Radio stars (July 1933)

Record Details:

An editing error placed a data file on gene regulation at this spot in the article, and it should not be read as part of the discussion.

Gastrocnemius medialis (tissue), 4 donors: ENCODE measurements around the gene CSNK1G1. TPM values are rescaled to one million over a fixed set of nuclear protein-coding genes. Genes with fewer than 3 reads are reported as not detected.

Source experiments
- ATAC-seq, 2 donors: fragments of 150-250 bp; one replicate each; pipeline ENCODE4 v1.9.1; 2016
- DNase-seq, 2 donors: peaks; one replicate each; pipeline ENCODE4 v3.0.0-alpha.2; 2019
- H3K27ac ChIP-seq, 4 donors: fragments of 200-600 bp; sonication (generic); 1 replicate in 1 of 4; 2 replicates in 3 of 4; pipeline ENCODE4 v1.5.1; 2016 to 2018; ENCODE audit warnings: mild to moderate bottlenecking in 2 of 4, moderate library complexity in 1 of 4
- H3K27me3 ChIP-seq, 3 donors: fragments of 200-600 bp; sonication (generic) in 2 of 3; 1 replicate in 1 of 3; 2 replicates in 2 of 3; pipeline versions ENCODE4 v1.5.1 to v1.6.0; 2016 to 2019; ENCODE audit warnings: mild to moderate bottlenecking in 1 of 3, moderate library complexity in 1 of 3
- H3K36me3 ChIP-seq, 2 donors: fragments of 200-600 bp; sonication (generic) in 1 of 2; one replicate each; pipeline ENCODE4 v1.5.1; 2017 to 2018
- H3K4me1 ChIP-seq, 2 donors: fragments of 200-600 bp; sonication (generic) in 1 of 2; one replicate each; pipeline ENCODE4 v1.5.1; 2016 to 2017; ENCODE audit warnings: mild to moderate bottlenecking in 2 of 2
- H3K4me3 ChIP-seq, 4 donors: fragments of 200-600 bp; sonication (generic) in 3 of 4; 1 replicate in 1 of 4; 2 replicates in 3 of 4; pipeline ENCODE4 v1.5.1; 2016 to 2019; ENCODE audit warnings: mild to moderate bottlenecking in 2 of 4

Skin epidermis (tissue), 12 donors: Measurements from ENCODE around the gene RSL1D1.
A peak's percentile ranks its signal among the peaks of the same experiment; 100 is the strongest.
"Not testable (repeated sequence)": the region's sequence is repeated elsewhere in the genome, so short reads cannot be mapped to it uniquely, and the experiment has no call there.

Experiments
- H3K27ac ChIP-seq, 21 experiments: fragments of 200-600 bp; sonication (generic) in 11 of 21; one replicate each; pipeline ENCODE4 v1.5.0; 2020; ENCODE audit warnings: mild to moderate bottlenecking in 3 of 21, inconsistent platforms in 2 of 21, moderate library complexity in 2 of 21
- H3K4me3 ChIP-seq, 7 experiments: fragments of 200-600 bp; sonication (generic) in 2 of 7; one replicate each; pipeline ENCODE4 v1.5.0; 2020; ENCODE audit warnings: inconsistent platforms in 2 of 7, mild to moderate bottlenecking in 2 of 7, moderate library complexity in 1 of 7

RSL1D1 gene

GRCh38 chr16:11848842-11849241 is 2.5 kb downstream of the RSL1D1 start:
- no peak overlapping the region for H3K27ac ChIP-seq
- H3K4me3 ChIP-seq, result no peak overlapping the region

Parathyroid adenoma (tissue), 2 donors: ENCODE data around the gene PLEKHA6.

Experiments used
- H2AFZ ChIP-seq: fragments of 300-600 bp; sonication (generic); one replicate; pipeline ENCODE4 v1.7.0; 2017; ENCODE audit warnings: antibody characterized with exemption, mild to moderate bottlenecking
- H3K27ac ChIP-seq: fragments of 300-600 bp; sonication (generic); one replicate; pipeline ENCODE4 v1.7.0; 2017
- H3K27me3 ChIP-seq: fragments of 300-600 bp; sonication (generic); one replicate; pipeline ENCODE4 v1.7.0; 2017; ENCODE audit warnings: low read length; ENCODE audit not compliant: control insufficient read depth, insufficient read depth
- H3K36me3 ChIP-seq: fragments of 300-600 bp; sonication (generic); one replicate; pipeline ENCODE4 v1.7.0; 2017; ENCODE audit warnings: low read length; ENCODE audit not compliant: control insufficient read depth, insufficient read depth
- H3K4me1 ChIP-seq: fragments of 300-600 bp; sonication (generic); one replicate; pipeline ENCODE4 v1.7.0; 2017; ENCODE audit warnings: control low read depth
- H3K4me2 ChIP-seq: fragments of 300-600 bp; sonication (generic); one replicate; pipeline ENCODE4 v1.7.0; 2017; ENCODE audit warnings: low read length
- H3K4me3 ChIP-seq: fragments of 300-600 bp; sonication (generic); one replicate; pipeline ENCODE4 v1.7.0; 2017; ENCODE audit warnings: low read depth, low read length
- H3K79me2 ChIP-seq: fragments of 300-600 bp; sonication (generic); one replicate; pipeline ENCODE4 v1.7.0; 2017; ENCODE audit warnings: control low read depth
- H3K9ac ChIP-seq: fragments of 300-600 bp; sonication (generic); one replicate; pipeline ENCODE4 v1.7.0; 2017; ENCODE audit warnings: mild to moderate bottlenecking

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RADIO STARS Stoopnagle and Budd have a new invention! That little gadget there is a meter for proving that Stoopnocracy is worth twice as much as Boob- nocracy — after you've taken away the number you first thought of—times two. The Music of Love speed boat rides, tennis, golf and hikes. "It was love at first sight," they both admit. Ilomay admired Lee's mastery of the keys; she admired his pep and "reg- ular fella" style. Lee liked Ilomay's singing, he wanted her to sing for him always, and when he saw her for the first time, hair wet and eyes shining, he knew his "time" had come. After moving to Cedar Rapids, Iowa, from Champaign, Illinois, where he was born, Lee, although still a very little chap, used to tinkle the keys on the old black upright every time he got a chance. Of course, there was a lot to do about the house in between school hours, but he managed to practice a bit each day. At night he would give a concert for his parents before trundling off to bed. It must have indeed looked funny to see this tiny night-gowned figure, perched high above the pedals, playing for dear life. He had magic in his fingers even then. Lee reached the age of thirteen. Time a man should seek his fortune. What to do about it? Just pack up and leave. So he did, with little more in his knap- sack than a charming personality and a gift of talent from the gods. He had been playing for some weeks at a motion picture house in a small Iowa town when the incident occurred which turned his tracks to Chicago. A man, incensed over the fact that such things as a government tax on a movie ticket existed, became somewhat unruly when the cashier attempted to explain. Lee has broad shoulders and hard hands, and he was no longer the (Continued from page 13) youngster who had left home to seek his fortune. He was a man. There was only one way to settle the argument. He did, with as straight a left to the jaw as was ever seen in Iowa. Then he started for Chicago. He sought new horizons, but for weeks his only horizon consisted of an empty stomach and an emptier pocket- book. gUT a good man can't be kept down, so the adage goes, and Lee proved it. He landed a job with a company which recorded roles for player pianos. They were very sorry that his salary would only be $60 per week. He chuckled to himself. What a lot of hamburgers that would buy. He stayed with the company for five years. Then he landed a job as accompanist for a song plugger. He might have continued being an accompanist, but he had a run-in with an aspiring oper- atic "star," and vowed he would never play for anybody again. He didn't— until he met Ilomay. Radio interested him; he started a music school; he played at private par- ties ; he made recordings. The name Lee Sims became famous. I LOMAY BAILEY didn't always have that crooning break in her voice. Time was when she was an opera prima donna and rose to enjoy rad : o acclaim after years of work before the foot- lights. She was born in Wellington, Kansas, and she worked her way through school by doing lifeguard work and teaching youngsters how to swim. Fairmont Col- lege boasted of her athletic prowess. She won seven state intercollegiate championships. At an early age she became engrossed in singing, and when she finished her education she entered into competition for a scholarship offered by the Amer- ican Grand Opera Company. Like her tennis championships, she won it. Upon completion of her studies with Vladimir Rosina, the director of the company, she was given a place in the company and sang leads for a year. Following this came a year of Chau- tauqua and then she came to Chicago to sing with Paul Ash. She met Lee. He, the master of radio technique, taught her how to modulate her tones so that they would be suit- able for the delicate microphone. When she had progressed to his satisfaction, Lee introduced her to the listening audience in one of his Piano Moods programs from Chicago. Letters poured in and another radio star joined the constellation. COFT summer evenings are broken by the staccato bark of a speed boat's engine. Out through the entrance to Chicago's Belmont Harbor scoots a long black shape wearing a gleaming eye. Lee and Ilomay are off on an- other of their cruises. They practically live on the water when opportunity offers. One of Ilo- may's favorite diversions is to stage a diving act, about six miles from shore. 4',